Melding technology designed to examine silicon wafers with Google Maps algorithms has yielded a remarkable way to look at our own bodies.
Decades of progress creating conventional computer chips will stall in the coming years, forcing some far-out ideas on semiconductor makers. Carbon nanotubes or quantum computing, anyone?
Intel, GlobalFoundries and other chipmakers have built massive facilities to manufacture more powerful computer chips. It's all part of a race to prove they can keep pace with Moore's Law.
A Cornell Ph.D. student in applied physics etches famous works of art -- Escher, Magritte, Matisse -- onto silicon wafers used in modern digital devices.
The company is trying to bring the cost of smartphones down to as little as $50.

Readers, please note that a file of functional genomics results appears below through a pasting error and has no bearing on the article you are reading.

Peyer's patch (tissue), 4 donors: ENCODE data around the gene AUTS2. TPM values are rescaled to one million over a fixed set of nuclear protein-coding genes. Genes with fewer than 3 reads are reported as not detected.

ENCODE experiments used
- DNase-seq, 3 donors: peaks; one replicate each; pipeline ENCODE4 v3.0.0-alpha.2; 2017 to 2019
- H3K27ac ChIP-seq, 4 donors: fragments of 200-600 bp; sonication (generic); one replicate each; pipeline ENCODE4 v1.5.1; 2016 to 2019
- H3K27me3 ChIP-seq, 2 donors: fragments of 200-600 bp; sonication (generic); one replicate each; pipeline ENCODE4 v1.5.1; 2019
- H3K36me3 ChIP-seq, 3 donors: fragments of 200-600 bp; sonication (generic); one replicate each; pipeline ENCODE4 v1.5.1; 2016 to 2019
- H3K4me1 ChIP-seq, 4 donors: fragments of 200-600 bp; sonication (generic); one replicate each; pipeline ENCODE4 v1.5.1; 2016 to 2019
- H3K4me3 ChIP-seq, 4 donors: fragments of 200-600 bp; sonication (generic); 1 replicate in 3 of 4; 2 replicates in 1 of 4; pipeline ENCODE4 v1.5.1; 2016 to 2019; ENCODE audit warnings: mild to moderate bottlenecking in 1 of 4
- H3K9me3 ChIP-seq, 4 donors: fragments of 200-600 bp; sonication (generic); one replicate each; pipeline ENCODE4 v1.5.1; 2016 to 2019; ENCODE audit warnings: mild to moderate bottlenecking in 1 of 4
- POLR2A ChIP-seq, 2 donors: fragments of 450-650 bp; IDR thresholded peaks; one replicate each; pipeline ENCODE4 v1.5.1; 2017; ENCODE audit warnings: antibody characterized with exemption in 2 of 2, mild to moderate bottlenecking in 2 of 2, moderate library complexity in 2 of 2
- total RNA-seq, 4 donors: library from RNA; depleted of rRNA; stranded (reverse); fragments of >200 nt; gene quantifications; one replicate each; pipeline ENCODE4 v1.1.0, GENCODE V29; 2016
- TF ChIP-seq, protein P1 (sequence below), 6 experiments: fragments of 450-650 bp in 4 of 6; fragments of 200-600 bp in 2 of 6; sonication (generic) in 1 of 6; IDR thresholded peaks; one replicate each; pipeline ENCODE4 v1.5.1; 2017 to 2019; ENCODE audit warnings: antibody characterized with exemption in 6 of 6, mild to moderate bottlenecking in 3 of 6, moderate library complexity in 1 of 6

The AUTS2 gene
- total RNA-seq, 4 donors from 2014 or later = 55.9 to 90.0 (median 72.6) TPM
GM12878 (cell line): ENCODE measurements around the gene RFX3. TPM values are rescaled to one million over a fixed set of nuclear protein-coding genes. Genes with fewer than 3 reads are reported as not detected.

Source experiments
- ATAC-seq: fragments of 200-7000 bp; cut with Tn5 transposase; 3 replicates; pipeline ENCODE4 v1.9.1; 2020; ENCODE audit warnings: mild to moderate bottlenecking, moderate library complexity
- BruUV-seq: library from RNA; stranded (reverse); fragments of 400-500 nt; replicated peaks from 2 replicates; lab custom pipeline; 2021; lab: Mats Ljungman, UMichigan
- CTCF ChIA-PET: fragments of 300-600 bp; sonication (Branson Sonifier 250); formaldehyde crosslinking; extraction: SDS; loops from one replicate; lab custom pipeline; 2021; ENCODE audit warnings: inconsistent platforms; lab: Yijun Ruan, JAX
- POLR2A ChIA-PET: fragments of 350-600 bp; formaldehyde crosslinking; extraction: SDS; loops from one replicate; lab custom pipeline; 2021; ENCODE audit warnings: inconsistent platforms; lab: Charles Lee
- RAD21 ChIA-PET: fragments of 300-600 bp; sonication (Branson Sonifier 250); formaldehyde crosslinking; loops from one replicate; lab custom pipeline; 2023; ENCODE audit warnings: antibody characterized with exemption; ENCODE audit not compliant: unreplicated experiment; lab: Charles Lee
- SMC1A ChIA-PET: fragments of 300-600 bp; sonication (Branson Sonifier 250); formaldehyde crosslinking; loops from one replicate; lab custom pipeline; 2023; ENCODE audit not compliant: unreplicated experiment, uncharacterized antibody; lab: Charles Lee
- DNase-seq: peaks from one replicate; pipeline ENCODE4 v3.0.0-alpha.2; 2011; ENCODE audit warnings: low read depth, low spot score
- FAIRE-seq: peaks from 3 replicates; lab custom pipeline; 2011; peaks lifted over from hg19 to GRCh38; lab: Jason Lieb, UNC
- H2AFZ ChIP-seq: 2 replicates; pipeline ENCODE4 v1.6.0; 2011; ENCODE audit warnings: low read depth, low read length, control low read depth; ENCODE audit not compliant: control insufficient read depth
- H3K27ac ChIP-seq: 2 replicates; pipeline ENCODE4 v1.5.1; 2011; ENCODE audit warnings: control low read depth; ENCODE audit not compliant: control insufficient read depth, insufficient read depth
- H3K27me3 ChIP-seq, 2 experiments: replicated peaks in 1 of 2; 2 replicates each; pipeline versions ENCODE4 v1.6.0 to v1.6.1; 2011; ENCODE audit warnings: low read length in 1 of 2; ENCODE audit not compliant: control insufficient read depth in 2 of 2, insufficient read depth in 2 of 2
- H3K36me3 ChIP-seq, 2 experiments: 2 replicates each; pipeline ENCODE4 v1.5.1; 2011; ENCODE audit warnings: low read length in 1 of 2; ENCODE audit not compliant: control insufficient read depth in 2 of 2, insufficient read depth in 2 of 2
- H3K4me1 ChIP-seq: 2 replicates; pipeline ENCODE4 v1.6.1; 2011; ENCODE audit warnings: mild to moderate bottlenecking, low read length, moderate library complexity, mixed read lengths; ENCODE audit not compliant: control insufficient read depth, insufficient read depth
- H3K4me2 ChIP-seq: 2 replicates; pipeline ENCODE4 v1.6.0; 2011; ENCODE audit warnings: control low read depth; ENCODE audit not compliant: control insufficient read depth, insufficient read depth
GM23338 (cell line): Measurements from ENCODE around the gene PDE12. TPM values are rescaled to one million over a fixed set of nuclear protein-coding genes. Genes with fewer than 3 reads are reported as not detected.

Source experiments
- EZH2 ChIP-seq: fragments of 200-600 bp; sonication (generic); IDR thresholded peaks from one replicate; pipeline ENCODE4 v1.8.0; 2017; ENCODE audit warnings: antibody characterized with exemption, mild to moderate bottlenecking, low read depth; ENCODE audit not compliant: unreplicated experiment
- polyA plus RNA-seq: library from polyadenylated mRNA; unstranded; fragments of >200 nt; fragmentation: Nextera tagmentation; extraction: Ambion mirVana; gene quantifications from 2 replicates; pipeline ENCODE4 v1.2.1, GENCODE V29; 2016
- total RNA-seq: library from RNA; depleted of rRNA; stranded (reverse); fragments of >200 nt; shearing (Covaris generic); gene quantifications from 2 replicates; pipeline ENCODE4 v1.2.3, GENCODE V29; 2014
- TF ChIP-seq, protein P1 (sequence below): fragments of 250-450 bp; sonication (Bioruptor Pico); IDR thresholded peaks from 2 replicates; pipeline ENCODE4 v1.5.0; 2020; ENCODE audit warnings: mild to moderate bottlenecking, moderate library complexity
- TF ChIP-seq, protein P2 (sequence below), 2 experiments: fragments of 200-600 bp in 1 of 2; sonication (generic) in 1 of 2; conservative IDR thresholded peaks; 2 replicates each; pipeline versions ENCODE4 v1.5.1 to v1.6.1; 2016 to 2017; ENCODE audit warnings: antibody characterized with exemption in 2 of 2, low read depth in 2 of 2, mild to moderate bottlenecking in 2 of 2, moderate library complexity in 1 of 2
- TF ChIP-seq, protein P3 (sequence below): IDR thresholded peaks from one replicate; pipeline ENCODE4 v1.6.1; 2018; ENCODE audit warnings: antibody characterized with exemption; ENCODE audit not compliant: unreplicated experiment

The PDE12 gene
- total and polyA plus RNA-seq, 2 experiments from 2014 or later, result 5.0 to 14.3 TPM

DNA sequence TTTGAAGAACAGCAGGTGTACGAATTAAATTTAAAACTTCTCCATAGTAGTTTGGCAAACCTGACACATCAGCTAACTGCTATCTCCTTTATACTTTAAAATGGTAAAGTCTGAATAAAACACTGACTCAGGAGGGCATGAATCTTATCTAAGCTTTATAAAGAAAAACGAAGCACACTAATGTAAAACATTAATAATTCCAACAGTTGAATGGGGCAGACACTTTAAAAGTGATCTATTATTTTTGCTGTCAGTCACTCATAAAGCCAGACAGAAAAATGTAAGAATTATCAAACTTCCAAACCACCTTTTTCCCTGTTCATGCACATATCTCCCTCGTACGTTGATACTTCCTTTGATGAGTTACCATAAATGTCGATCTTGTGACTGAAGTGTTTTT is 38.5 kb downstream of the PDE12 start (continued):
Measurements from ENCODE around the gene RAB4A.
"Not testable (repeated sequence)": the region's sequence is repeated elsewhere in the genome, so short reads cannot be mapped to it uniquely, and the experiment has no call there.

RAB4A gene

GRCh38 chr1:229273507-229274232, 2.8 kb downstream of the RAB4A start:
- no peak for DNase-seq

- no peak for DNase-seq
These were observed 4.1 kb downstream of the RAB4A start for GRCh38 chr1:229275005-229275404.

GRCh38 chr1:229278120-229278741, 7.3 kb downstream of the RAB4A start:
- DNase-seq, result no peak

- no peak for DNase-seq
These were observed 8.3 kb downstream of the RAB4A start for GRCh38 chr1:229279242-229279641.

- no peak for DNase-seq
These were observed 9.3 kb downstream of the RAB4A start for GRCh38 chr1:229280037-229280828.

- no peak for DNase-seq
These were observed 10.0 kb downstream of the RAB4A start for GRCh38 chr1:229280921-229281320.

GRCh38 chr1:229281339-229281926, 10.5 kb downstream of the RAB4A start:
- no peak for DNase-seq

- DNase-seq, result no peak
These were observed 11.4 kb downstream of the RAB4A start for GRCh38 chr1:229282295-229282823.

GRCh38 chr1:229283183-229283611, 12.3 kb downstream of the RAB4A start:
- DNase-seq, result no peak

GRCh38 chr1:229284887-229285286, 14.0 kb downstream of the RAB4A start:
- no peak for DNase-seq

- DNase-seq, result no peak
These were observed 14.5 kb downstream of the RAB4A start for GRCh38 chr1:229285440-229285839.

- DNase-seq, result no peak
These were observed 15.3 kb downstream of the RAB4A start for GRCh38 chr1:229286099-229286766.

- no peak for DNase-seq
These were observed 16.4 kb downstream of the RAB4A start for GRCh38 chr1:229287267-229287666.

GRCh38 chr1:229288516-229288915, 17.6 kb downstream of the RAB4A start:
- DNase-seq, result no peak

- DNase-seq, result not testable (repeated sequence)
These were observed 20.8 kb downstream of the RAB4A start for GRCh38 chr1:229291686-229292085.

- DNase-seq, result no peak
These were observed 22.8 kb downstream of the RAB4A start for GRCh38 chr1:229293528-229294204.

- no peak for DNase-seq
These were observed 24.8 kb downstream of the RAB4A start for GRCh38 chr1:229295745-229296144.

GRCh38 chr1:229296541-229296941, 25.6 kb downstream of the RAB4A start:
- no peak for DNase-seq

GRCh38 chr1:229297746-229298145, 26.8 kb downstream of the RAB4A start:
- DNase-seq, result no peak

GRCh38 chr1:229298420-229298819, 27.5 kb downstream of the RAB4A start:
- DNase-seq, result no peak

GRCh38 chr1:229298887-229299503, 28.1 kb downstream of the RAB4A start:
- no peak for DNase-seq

ATIC says it will invest the money over the next to years, which will aid the factory's expansion to produce 20- and 14-nanometer nodes.
The next version of Android will be called KitKat, as in the Nestle chocolate wafers, and comes with a contest to win Android and Google Play swag.
Idaho-based Micron Technology immediately becomes one of the largest suppliers of mobile memory for popular products like the iPad and iPhone.
The European Commission is spending 5 billion euros to coordinate and advance the processor industry in Europe. The goal: a fifth of worldwide manufacturing.
Xerox technology would allow companies to "print" circuitry for electronics, rather than use today's wafers.